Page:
One of Fox News’ co-presidents has been accused of coordinating a campaign to silence women who accuse their bosses of sexual harassment. The other has personally been accused of sexual harassment.
Is it any wonder the women of Fox might hesitate to make internal complaints about their treatment at the network?
As part of their coordinated response to The New York Times’ bombshell investigation into sexual harassment allegations against Bill O’Reilly, both the Fox host and the network’s parent company, 21st Century Fox, have zeroed in on the talking point that no one has ever filed a complaint with the company against O’Reilly.
“No current or former Fox News employee ever took advantage of the 21st Century Fox hotline to raise a concern about Bill O’Reilly, even anonymously,” 21st Century Fox told the Times in a statement. “In my more than 20 years at Fox News Channel, no one has ever filed a complaint about me with the Human Resources Department, even on the anonymous hotline,” the Fox host added.
Fox and O’Reilly have settled sexual harassment allegations against him by four former Fox employees, and two women have made similar charges, according to the Times investigation. The investigation comes as the network is still trying to recover its reputation after last summer’s revelation that former Fox CEO Roger Ailes had engaged in a pattern of sexual harassment against Fox employees.
There’s little reason to accept the “hotline” talking point as true, absent an independent investigation into the $13 million in settlements that Fox and its top star have paid to women who accused him of workplace sexual harassment. But it would hardly be surprising if the women of Fox specifically were hesitant to report O’Reilly, given the network’s history of covering up such claims.
Notably, Fox News co-presidents Bill Shine and Jack Abernethy have both been accused of participating in Fox’s culture of sexual harassment. And each has been linked to separate allegations against O’Reilly himself.
When then-Fox host Andrea Tantaros came to Shine with an allegation of sexual harassment by a powerful man at the network, she was told to keep quiet, she says.
Tantaros alleges in a complaint filed last year against Shine, Ailes, and the network that in spring 2015 she met with Shine seeking “relief from Ailes’s sexual harassment.” According to the complaint, Shine “told Tantaros that Ailes was a ‘very powerful man’ and that Tantaros ‘needed to let this one go.’” In the suit, Tantaros alleges that in early 2016, O’Reilly had asked “her to come to stay with him on Long Island where it would be ‘very private,’” and repeatedly told her “that he could ‘see [her] as a wild girl.’”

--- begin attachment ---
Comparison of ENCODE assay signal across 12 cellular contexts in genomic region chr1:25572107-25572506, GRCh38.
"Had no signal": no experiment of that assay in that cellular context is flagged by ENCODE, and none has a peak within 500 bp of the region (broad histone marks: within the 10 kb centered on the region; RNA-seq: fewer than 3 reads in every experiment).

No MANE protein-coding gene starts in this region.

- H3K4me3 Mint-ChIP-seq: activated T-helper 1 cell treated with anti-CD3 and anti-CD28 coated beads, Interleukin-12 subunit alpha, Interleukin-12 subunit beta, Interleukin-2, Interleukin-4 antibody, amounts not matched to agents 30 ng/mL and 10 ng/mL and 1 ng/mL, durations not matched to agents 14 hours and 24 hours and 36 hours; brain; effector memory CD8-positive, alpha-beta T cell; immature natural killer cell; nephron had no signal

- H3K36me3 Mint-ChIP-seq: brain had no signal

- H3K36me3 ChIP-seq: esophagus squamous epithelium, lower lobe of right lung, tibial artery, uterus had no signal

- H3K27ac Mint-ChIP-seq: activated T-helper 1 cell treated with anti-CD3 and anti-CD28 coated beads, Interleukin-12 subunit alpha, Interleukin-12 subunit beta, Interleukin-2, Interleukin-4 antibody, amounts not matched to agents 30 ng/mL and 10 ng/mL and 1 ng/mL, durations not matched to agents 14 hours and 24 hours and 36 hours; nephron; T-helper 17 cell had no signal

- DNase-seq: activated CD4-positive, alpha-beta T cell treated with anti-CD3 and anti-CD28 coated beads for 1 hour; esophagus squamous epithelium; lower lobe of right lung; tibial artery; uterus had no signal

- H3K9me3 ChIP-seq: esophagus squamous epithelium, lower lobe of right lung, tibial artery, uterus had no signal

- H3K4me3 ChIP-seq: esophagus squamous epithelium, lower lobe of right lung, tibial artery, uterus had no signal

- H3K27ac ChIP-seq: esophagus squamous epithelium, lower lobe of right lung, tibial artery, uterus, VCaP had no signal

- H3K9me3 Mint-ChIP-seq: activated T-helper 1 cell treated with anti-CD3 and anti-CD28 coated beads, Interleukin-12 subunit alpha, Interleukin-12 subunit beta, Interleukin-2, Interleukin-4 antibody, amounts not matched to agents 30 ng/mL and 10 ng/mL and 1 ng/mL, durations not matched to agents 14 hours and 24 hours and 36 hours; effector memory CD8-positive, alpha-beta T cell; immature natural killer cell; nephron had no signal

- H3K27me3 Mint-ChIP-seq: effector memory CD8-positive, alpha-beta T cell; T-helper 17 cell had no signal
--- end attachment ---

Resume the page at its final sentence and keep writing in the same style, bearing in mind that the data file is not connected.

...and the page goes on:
This was reportedly not unusual for Shine, who played a key role in silencing and smearing Ailes’ alleged victims. Indeed, in a lawsuit revealed this morning featuring new accusations of sexual harassment by Ailes, Fox News contributor Julie Roginsky alleges that Shine retaliated against her because she refused to publicly attack one of Ailes’ other accusers.
For his part, Abernethy has been accused not of aiding and abetting Fox’s culture of sexual harassment -- but of participating in it.
Last year, 21st Century Fox settled with Juliet Huddy for $1.6 million after her lawyers “told the company that Mr. O’Reilly pursued a sexual relationship in 2011, at a time he exerted significant influence over her airtime,” the Times reported.
But O’Reilly was not the only Fox employee implicated by Huddy. As the Times reported last year, Huddy’s lawyers alleged that Abernethy “had retaliated against [Huddy] professionally after she made clear that she was not interested in a personal relationship.”
“21st Century Fox takes matters of workplace behavior very seriously,” the company said in its statement to the Times. The network takes the matters so seriously that in the months since a massive sexual harassment scandal forced out the network’s founder, O’Reilly’s contract has been extended and Shine and Abernethy have been promoted.
At every turn, Fox’s response to these serious allegations has been damage control. It’s long past time for the network to clean house.